Digital Eye Strain and Computer Vision Syndrome (CVS) are plaguing our patients! Why? Digital device use has increased drastically in the last few years. According to a 2014 study 84% of households have a computer, 73% of these have access to broadband internet (http://www.pewresearch.org/fact-tank/2014/09/19/census-computer-ownership-internet-connection-varies-widely-across-u-s/). A large majority of occupations require interaction of some kind with a digital screen. These people are coming in complaining of eye strain, tired, watery eyes, neck and/or back pain. It is no wonder we hear this, as many of these folks are sitting in front of multiple desktop monitors, sometimes an added laptop or tablet not to mention the bombardment of Facebook notifications and text messages! Remember it isn’t just adults or “millennials” suffering from digital eye strain and CVS. Children also suffer. Many schools are now requiring children to use laptops or tablets to take notes or use eBooks rather than textbooks.
So what is the big deal?
-Eye strain and headaches during prolonged near activity may be symptoms of a poor binocular visual system or an over worked system. This may lead to decreased productivity.
-Watery eyes may be signs of dry eye due to computer vision syndrome or exacerbated by this. This can lead to extended damage to the ocular surface
-Musculoskeletal symptoms like neck or back pain could land you with unwanted chiropractic visits or stuck with workers compensation claims.
-Studies show that blue light may lead to damage of the retina increasing risk of macular degeneration. These studies also show that due to the high energy of blue light and our inability to properly focus blue light on the retina we interpret this “noise” as reduced contrast only adding to eye strain. Other studies have reported sleep disturbance associated with harmful blue light.
So what can we do prevent digital eye strain and Computer Vision Syndrome?
First one of our personal favorites is the 20-20-20 rule. If doing prolonged near work for 20 minutes or more at a time, take a break! During your break go for a little walk, stretch. Whatever you do on your break do it for at least 20 seconds and choose to look at something 20 feet away or further. This will help relax those tired eyes.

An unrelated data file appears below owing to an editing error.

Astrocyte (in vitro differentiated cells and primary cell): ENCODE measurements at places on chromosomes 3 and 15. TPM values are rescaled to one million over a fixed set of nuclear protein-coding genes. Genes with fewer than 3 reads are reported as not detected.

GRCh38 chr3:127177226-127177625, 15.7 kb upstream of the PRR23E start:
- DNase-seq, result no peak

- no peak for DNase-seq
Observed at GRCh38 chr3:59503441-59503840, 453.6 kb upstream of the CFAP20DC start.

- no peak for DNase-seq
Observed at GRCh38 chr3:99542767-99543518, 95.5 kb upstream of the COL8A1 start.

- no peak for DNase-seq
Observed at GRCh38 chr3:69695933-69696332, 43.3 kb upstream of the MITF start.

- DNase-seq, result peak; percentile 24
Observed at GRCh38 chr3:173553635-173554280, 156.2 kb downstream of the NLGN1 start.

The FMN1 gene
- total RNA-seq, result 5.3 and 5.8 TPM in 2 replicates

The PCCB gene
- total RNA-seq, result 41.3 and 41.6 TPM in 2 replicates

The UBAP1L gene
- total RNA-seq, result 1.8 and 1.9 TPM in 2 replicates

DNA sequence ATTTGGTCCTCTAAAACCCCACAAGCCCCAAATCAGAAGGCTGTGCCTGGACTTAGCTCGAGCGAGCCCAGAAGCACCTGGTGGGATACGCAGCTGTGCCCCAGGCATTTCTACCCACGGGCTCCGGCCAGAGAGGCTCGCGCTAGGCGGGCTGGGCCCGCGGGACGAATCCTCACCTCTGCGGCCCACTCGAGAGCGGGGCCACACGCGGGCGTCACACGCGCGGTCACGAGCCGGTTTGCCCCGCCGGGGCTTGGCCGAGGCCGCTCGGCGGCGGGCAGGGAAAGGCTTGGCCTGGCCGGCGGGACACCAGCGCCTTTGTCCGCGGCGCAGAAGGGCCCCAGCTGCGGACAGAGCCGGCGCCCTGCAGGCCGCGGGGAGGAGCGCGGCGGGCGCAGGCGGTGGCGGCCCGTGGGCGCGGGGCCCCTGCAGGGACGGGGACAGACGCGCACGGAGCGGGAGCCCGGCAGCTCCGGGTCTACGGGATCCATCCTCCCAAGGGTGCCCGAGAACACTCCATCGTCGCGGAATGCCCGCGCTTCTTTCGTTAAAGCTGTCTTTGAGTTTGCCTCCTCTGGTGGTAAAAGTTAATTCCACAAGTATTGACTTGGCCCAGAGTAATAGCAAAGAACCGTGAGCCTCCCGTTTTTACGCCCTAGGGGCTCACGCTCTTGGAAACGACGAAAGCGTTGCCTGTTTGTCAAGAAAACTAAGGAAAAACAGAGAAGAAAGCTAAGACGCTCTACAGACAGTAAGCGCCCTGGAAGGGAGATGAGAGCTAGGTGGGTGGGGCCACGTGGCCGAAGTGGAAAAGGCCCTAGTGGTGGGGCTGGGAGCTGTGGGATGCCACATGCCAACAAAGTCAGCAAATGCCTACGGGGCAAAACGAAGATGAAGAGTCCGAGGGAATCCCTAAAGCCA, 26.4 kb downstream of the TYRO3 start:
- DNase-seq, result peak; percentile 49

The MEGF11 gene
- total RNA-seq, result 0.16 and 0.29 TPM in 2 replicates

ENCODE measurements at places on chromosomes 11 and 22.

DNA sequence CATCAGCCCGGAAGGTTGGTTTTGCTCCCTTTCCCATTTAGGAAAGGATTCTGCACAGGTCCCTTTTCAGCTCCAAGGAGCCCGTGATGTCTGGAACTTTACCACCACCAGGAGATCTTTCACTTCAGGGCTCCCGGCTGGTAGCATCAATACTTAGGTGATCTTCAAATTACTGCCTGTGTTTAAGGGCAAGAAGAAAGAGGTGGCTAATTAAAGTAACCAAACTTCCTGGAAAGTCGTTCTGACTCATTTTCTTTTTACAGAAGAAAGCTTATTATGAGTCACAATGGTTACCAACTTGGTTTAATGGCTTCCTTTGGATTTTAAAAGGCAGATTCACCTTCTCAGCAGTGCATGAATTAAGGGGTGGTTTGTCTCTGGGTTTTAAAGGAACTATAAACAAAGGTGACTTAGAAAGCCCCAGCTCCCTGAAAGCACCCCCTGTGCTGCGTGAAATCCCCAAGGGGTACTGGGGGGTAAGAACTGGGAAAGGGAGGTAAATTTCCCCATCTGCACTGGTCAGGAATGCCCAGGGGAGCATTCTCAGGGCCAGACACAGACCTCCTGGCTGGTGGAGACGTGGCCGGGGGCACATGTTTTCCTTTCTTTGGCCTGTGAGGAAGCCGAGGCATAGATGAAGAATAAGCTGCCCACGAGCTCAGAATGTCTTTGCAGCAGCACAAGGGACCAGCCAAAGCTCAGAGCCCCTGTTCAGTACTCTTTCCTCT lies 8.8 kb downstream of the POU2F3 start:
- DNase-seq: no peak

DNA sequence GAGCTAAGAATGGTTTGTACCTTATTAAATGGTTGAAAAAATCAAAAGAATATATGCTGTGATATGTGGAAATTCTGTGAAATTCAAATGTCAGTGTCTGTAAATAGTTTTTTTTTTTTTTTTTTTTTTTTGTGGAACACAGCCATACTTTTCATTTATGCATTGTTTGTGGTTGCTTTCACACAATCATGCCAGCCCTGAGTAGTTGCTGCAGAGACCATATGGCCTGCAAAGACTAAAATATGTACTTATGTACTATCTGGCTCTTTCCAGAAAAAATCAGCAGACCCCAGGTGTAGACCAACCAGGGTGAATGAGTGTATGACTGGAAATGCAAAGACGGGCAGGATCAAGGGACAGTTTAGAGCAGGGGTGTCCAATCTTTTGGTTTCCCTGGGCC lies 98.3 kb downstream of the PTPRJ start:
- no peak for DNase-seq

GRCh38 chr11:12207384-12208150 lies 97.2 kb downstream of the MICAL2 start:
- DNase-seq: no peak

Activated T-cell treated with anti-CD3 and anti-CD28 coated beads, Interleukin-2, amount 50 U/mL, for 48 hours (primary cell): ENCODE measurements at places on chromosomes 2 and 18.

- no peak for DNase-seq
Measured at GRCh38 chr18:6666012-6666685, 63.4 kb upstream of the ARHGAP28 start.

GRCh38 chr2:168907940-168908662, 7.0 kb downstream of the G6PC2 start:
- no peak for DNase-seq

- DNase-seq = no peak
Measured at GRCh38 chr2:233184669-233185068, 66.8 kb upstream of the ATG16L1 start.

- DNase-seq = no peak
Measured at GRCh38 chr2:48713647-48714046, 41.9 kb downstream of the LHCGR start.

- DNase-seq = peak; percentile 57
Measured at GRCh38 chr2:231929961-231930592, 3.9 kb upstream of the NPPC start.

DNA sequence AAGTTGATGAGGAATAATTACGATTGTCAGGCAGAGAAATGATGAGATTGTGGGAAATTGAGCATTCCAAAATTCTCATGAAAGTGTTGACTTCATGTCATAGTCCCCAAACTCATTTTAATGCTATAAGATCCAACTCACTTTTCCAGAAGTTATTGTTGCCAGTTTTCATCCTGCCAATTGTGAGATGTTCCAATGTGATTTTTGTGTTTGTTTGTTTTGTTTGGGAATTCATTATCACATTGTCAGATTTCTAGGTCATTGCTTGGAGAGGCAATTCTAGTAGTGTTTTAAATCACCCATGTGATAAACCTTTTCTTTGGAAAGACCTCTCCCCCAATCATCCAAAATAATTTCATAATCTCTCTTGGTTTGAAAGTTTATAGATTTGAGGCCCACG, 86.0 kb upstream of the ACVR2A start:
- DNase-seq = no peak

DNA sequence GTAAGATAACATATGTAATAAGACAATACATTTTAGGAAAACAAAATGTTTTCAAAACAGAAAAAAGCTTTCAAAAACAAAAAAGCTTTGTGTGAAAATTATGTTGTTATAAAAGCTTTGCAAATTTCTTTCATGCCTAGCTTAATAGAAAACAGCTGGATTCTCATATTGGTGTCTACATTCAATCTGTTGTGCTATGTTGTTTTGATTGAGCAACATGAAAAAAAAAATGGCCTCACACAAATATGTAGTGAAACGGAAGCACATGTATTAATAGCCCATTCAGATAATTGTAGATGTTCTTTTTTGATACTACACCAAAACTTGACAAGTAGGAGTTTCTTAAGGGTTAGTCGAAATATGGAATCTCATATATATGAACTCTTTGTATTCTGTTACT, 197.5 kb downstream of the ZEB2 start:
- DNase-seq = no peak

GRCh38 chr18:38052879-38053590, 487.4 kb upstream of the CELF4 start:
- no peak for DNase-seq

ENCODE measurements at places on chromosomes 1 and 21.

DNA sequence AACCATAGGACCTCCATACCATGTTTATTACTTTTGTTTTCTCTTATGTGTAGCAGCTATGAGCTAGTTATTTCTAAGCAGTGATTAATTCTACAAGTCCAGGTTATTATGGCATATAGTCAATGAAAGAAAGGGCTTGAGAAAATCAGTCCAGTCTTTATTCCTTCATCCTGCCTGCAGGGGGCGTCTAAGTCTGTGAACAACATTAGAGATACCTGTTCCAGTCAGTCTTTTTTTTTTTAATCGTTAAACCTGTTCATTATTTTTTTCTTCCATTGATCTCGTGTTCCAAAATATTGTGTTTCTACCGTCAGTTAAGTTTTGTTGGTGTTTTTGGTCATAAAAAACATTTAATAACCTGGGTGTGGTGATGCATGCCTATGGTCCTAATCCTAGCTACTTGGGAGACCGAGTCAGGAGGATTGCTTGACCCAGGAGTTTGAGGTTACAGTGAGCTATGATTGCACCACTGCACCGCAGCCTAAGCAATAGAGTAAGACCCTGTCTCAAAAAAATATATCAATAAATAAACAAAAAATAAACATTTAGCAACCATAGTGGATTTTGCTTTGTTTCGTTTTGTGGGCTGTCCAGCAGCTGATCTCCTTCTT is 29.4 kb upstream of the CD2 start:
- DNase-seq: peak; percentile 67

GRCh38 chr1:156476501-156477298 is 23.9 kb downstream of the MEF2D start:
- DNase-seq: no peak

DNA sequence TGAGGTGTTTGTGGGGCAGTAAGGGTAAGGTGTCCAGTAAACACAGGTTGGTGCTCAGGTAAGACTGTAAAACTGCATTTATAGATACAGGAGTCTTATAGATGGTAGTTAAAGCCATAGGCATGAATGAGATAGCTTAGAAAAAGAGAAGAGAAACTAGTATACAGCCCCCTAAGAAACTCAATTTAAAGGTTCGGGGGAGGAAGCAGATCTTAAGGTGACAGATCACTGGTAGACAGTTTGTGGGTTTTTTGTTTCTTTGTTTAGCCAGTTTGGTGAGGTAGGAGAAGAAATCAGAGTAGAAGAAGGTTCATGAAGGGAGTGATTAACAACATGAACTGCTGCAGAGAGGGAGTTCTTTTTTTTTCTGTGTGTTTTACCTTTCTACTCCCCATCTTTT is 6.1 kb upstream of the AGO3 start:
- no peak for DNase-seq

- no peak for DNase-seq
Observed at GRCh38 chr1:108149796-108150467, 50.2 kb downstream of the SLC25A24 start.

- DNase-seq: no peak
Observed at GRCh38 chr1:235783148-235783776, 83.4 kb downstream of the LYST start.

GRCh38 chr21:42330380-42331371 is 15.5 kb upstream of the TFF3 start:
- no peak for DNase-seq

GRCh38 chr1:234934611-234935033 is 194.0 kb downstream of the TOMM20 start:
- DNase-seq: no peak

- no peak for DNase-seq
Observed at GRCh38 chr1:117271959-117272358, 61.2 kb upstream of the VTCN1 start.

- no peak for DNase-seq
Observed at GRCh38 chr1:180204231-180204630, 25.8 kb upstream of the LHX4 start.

Also remember Harmon Distance. This is measured by making a fist then taking your middle knuckle placing it at the nose. The distance your books, laptops, phone etc. should be the distance between your middle knuckle to the end of your elbow.
Next you should evaluate your work station. Check out this article by allaboutvision.com to learn about work station optimization and ergonomics: http://www.allaboutvision.com/cvs/ergonomics.htm.
At the heart of all of these suggestions lies our vision. Varying distances require different demands, therefore the same prescription you may wear for driving may be either too strong or not strong enough for your near demands. The same progressive lenses you use while driving or going to the grocery store may not maximize your vision for the task that you are sitting several hours for in front of a computer. With a dedicated pair of computer glasses we are able to offer protection from blue light with specific anti glare coating which filter harmful high energy visible light (blue light). By incorporating a pair of “computer glasses” or “occupational glasses” with the above routines we are able to eliminate or reduce the tired, achy, watery eyes and neck and back pain our patients experience.
If you are concerned about how digital device use is affecting your eyes please give us a call, we would be glad to help!